Zoom surprise marks 25-year Festival milestone


Comedian Rob van Vuuren and former National Arts festival CEO Tony Lankester were co-hosts to a Zoom party of 50 people who wouldn’t for anything have missed the chance to celebrate well loved friend and respected colleague Kate Davies’s 25-year milestone at the organisation.

Live and recorded interactions included a performance buy guitarist Guy Buttery, and many tributes and heartfelt thanks.

Integrity, courage, patience, kindness, efficiency and getting the job done properly were descriptions that came up repeatedly, with milk tart and empathy also featuring strongly.

“A rock-solid foundation for artists” is how Van Vuuren described Davies’s role at the National Arts Festival. And theatre-maker Rob Murray described Davies as “the inspiration and rock we’ve all built our careers on”.

Justin Wilkinson of the Slick ‘n Sleeve Theatre Collective that brings the popular “Butler” series to the Fringe every year weighed in on a similar thread.

“Like a Zen Buddhist in mayhem” was how former Director of the Amsterdam Fringe, Anneke Jansen, zooming in from  the Netherlands, described Davies.

Playwright and director Brett Bailey of the groundbreaking Third World Bunfight productions delivered a wonderfully tongue-in-cheek-dark monologue.

Rhodes JMS Design lecturer Brian Garman, who together with his students designs the Festival Programme every year under direction from Davies, said she is the best editor he’s every worked with.

Along with eulogising Davies’s famous milk tart recipe, former Artistic Director Ismail Mohamed wrote in the group chat, “One of Kate’s most significant contributions to South African theatre is the passion with which she invested in the Student Theatre Festival. Even when budgets needed to be cut Kate found innovative ways of sustaining it.”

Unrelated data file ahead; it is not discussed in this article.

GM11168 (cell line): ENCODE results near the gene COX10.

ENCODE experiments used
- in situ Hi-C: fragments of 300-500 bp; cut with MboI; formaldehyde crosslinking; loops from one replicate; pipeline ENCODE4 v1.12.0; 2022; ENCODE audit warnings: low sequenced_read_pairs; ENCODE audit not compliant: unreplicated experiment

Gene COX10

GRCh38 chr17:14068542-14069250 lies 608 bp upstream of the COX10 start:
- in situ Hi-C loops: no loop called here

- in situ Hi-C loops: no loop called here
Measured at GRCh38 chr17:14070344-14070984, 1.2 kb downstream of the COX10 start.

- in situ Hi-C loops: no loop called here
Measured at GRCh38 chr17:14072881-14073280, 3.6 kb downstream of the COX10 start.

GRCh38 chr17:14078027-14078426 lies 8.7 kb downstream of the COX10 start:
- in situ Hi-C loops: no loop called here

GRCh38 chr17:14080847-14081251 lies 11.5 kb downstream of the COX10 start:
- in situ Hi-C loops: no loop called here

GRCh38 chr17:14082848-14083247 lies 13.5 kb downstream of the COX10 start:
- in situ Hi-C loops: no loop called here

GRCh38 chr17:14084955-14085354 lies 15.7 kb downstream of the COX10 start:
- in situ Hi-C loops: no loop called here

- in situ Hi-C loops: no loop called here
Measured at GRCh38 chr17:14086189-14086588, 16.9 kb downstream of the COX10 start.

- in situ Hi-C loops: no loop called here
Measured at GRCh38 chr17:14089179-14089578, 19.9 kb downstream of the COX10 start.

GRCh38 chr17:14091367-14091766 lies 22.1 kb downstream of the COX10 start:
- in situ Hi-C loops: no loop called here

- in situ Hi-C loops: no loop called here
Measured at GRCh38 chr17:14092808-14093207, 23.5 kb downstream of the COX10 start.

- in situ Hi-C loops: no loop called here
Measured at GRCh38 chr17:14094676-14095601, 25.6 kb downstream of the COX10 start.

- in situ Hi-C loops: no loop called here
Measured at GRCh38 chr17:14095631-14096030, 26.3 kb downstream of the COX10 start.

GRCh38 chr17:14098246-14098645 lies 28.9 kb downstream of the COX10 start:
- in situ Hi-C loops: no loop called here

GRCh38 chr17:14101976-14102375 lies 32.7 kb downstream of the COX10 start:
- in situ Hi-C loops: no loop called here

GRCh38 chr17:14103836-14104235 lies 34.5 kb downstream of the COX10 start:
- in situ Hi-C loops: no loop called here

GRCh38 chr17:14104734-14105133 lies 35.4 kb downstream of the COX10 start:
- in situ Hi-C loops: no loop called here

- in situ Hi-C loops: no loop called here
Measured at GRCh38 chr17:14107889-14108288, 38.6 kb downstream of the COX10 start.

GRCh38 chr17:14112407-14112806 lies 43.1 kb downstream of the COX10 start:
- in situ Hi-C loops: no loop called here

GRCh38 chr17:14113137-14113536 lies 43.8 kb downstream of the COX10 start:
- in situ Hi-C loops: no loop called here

The Festival’s Executive Producer Nobesuthu Rayi described her first encounter, then as a young artist, with Davies and how incredibly patient she was about explaining and re-explaining things.

And Technical Director Nicci Spalding spoke of the way the Festival “family” meets the challenges they encounter – “no matter what is put in our way”. “Kate is a very important part of making sure we stay true to our responsibility. She leads with integrity.”

Past and current Festival CEOs were unanimous on Davies’s role at the heart of the Festival.

“Kate cares about the artists,” said Lynette Marais. “The Festival has been through some very hard times and we worked together to find sponsors.

“She works like a Trojan and the artists love her.”

Tony Lankester said, “Kate was, throughout my tenure at NAF, the company’s backbone. She is thoroughly committed to it, works day and night to keep the wheels greased and turning, and was always my go-to person when I needed to sense-check an idea. I always knew I’d get an honest response from Kate, just as I knew that if I left something in her hands she’d get it done, and done well.

“For 25 years she has played this role – to thousands of artists, tens of thousands of visitors and dozens of staff who have come through the Festival’s doors. She’s been a kind and thoughtful mentor to many, and a friend to many more. Long may her commitment and contribution continue.”

Monica Newton’s baptism by fire as CEO started in January this year – barely three months before the Covid-19 national lockdown kicked in. She spoke of Davies’s role as a valuable team member.

“I admire Kate’s strength of character and fortitude. She has the ability to cut out the noise and focus on what’s important.”

Kate’s daughter Rachel and husband Mike helped conspire to make sure she was in the right place at the right time for her Zoom party. A live-videoed treasure hunt at Davies’s lockdown base led to the gift of two prints from photographer Roddy Fox’s Lockdown Sunbirds series.

Kate Axe-Davies reacts to finding a Zoom-room full of people for her surprise 25-year National Arts Festival anniversary party. Screenshot Rachel Davies/Ryan Bruton

The Show Goes On – VNAF 2020 available until 31 July

The Virtual National Arts Festival 2020 content (with a few exceptions) is available till 31 July. Festival passes expired at midnight on 16 July so you’ll need to buy an individual ticket for any shows you want to see – prices range from R25 to R45.

The daily programmes of curated work are now available under genre and all the recorded webinars have been extracted and can be found under their own heading. The same is true for exhibitions, virtual green and visual art. Find it all at  https://nationalartsfestival.co.za

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